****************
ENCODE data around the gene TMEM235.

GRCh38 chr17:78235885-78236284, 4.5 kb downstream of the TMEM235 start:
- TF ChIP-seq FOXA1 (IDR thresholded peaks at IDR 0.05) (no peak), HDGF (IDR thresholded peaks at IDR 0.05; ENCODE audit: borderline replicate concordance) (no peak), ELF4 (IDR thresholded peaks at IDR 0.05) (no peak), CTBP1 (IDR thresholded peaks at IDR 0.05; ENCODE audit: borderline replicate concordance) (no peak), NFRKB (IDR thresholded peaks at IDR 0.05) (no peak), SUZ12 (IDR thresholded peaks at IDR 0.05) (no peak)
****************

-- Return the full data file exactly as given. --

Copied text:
ENCODE data around the gene TMEM235.

GRCh38 chr17:78235885-78236284, 4.5 kb downstream of the TMEM235 start:
- TF ChIP-seq FOXA1 (IDR thresholded peaks at IDR 0.05) (no peak), HDGF (IDR thresholded peaks at IDR 0.05; ENCODE audit: borderline replicate concordance) (no peak), ELF4 (IDR thresholded peaks at IDR 0.05) (no peak), CTBP1 (IDR thresholded peaks at IDR 0.05; ENCODE audit: borderline replicate concordance) (no peak), NFRKB (IDR thresholded peaks at IDR 0.05) (no peak), SUZ12 (IDR thresholded peaks at IDR 0.05) (no peak)